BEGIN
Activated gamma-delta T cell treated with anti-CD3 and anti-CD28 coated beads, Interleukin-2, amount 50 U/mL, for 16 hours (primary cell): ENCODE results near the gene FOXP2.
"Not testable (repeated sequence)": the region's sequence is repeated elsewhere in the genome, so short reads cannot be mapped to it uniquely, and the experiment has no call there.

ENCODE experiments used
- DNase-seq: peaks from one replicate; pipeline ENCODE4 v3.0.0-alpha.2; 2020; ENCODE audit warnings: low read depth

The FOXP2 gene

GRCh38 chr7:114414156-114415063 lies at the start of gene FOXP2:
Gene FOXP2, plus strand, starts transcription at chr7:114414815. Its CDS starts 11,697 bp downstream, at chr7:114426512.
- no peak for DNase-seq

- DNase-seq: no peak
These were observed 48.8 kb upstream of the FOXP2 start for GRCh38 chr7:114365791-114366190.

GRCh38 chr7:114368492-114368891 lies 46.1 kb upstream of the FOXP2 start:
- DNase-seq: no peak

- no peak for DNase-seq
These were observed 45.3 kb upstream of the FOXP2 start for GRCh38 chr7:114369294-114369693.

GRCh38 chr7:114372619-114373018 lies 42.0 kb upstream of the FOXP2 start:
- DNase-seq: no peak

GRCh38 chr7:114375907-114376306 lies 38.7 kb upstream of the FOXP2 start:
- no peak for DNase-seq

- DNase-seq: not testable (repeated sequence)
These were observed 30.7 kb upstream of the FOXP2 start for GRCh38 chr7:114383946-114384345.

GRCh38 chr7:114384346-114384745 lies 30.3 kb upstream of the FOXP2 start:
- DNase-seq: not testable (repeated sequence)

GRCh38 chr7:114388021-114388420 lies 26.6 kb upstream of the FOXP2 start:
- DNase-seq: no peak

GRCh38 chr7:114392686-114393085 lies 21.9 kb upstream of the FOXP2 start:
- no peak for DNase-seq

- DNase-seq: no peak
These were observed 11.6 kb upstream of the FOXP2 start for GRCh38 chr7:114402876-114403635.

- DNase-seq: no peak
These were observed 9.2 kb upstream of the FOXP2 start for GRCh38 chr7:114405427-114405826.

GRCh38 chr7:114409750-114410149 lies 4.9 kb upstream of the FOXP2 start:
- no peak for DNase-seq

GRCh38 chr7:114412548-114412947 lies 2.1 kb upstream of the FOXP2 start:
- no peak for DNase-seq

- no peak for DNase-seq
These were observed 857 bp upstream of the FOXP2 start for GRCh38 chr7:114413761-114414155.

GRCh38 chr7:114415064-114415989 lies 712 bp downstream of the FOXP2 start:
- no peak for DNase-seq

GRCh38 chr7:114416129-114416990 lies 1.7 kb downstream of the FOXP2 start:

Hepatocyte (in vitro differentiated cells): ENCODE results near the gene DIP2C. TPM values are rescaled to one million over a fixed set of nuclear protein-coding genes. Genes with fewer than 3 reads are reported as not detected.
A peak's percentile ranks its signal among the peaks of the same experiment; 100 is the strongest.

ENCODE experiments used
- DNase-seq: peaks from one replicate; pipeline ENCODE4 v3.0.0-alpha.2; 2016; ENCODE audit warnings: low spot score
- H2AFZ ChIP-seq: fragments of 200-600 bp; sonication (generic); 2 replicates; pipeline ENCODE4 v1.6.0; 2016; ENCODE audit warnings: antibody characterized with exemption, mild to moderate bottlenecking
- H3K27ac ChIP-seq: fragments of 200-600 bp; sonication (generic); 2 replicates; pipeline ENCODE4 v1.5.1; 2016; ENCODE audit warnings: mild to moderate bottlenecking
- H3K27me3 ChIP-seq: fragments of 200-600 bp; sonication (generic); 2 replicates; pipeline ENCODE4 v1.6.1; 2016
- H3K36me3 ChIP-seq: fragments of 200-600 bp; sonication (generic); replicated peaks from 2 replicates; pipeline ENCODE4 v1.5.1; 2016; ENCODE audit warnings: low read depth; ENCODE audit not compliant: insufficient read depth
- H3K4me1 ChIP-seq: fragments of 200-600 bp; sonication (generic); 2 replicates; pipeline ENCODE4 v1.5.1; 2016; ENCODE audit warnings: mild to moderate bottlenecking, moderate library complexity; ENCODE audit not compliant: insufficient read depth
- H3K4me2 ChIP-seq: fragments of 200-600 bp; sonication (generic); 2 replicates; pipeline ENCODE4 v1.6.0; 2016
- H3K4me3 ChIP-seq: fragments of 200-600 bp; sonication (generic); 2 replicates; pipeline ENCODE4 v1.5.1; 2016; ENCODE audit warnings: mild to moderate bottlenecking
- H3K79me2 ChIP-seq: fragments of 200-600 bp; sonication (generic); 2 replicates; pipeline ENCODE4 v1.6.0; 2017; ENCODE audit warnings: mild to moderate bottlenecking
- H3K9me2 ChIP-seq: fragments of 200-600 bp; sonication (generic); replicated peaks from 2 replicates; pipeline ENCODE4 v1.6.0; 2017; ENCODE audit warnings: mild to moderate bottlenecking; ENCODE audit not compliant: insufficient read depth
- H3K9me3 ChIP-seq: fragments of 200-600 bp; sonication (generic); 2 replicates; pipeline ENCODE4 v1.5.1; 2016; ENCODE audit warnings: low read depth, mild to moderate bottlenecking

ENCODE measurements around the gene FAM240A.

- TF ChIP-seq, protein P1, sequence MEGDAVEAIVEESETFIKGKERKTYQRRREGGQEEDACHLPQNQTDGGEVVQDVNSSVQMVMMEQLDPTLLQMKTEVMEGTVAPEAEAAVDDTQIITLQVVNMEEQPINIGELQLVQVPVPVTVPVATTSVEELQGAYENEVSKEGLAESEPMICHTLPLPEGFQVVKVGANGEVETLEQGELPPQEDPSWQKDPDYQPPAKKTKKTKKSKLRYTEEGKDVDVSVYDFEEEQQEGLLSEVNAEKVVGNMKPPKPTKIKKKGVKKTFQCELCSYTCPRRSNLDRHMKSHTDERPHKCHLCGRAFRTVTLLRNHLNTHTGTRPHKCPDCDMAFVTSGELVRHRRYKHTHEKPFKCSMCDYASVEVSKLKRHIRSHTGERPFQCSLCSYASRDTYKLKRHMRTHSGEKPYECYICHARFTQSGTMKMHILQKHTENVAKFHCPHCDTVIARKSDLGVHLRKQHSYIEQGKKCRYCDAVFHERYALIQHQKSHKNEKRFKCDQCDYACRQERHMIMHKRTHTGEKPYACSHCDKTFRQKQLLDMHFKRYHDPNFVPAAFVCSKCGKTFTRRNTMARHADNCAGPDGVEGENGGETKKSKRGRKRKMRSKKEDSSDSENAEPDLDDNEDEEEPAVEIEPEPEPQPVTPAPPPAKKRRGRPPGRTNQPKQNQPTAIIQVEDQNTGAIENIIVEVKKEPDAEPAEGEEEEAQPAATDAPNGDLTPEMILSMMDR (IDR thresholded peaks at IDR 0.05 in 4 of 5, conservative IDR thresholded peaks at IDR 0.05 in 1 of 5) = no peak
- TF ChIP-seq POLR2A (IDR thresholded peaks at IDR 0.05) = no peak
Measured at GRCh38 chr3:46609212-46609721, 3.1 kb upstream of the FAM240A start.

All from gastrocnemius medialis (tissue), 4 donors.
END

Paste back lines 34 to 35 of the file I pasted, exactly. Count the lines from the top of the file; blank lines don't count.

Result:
- no peak for DNase-seq

- no peak for DNase-seq